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Regional News of Thursday, 10 June 2021

Source: www.mynigeria.com

Abeokuta: Olumo rock, home to several caves and shrines

Abeokuta Abeokuta

Abeokuta was a sovereign nation for 20 years and 11 months before the British amalgamated her with the rest of Nigeria. She had her own laws, Police Force, Civil Service and was well organized.

The Alake was the head of the defunct government known as the Egba United Government from (1 February 1893- 1 January 1914). The amalgamation with the rest of Nigeria did not go down well with the Egba people and this resulted in the Adubi War (1918).

Abeokuta, town, capital of Ogun State, southwestern Nigeria. It is situated on the east bank of the Ogun River, around a group of rocky outcroppings that rise above the surrounding wooded savanna.

It lies on the main railway (1899) from Lagos, 48 miles (78 km) south, and on the older trunk road from Lagos to Ibadan; it also has road connections to Ilaro, Shagamu, Iseyin, and Kétou (Benin).

Abeokuta (“Refuge Among Rocks”) was founded about 1830 by Sodeke (Shodeke), a hunter and leader of the Egba refugees who fled from the disintegrating Oyo empire.

The town was also settled by missionaries (in the 1840s) and by Sierra Leone Creoles, who later became prominent as missionaries and as businessmen. Abeokuta’s success as the capital of the Egba and as a link in the Lagos-Ibadan oil-palm trade led to wars with Dahomey (now Benin).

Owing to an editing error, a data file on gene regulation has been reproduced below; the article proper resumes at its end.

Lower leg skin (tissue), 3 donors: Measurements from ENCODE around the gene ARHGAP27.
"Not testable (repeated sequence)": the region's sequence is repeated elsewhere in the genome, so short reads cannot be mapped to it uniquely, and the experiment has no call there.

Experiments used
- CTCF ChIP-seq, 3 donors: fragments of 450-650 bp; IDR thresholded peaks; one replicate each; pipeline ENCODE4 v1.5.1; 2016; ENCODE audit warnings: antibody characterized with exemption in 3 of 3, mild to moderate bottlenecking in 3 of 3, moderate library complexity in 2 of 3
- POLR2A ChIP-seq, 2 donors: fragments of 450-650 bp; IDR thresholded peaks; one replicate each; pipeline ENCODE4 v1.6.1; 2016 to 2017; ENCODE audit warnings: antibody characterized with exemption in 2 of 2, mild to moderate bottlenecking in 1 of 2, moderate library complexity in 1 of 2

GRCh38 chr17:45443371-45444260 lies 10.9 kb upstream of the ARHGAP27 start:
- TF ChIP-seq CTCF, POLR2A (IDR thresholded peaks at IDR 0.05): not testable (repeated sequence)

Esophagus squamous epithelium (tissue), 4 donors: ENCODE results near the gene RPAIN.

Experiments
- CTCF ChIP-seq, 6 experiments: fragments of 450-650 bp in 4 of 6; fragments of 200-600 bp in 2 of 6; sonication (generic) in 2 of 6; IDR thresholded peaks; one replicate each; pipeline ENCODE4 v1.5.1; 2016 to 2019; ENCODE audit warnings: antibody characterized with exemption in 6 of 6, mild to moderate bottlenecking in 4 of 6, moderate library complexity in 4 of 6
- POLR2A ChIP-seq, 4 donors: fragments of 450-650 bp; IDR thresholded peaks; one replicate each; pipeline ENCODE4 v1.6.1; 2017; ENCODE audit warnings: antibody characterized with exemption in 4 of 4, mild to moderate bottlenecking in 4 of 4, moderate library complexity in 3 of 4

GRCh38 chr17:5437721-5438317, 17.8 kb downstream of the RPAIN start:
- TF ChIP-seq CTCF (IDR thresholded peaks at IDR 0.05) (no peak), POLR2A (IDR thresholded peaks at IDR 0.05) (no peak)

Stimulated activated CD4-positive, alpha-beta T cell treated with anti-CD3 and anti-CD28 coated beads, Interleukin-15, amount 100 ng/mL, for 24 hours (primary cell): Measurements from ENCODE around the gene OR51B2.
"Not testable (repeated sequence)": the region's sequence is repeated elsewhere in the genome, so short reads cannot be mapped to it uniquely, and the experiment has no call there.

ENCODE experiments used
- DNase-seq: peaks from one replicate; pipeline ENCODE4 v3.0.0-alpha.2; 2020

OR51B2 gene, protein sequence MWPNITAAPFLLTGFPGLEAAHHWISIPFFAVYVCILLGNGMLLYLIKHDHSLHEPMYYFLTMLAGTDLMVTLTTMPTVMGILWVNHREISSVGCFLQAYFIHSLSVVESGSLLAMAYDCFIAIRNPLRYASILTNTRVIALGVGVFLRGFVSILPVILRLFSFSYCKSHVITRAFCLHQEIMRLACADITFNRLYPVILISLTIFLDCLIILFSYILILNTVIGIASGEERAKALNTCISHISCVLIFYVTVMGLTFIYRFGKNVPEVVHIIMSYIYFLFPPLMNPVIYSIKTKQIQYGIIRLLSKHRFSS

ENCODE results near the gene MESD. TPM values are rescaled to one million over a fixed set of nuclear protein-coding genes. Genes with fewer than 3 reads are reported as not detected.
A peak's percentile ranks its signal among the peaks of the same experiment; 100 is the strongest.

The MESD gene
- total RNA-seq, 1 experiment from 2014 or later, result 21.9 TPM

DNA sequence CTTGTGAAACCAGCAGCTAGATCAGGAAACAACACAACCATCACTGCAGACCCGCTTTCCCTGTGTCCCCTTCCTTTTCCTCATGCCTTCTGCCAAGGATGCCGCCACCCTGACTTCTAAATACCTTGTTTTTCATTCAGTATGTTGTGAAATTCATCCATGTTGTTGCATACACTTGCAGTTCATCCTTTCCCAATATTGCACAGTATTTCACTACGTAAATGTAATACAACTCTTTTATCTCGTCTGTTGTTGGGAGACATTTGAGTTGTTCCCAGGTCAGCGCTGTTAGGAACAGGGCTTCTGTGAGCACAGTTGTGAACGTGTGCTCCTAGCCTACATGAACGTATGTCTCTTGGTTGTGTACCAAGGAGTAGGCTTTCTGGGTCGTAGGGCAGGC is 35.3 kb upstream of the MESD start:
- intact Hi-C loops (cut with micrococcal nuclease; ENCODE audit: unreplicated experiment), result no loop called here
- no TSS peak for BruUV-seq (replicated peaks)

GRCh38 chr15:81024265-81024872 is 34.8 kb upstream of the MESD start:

In the battle at Abeokuta in 1851, the Egba, aided by the missionaries and armed by the British, defeated King Gezo’s Dahomeyan army (unique in the history of western Africa for its common practice of using women warriors). Another Dahomeyan attack was repulsed in 1864.

Troubles in the 1860s with the British in Lagos led the Egba to close the trade routes to the coast and to expel (1867) missionaries and European traders. After the Yoruba civil wars (1877–93), in which Abeokuta opposed Ibadan, the Egba Alake (“king”) signed an alliance with the British governor, Sir Gilbert Carter, that recognized the independence of the Egba United Government (1893–1914).

In 1914 the kingdom was incorporated into the newly amalgamated British Colony and Protectorate of Nigeria. The Abeokuta riots of 1918 protested both the levying of taxes and the “indirect rule” policy of Lord Frederick Lugard, the British governor-general, which made the Alake, formerly primus inter pares (“first among equals”), the supreme traditional leader to the detriment of the other quarter chiefs.



Modern Abeokuta is an agricultural trade center (rice, yams, cassava, corn [maize], palm oil and kernels, cotton, fruits, vegetables, shea butter, and rubber) and an exporting point for cocoa, palm produce, fruits, and kola nuts. Rice and cotton were introduced by the missionaries in the 1850s, and cotton weaving and dyeing are now traditional crafts of the town.

Abeokuta is the headquarters for the federal Ogun-Oshun River Basin Development Authority with programs to harness land and water resources for Lagos, Ogun, Osun, and Oyo states for rural development.

Irrigation, food-processing, and electrification projects are included. Local industry is limited but now includes fruit-canning plants, a plastics factory, and sawmills.

Near the town are the Aro granite quarries, which provide building materials for much of southern Nigeria, and a huge modern cement plant at Ewekoro.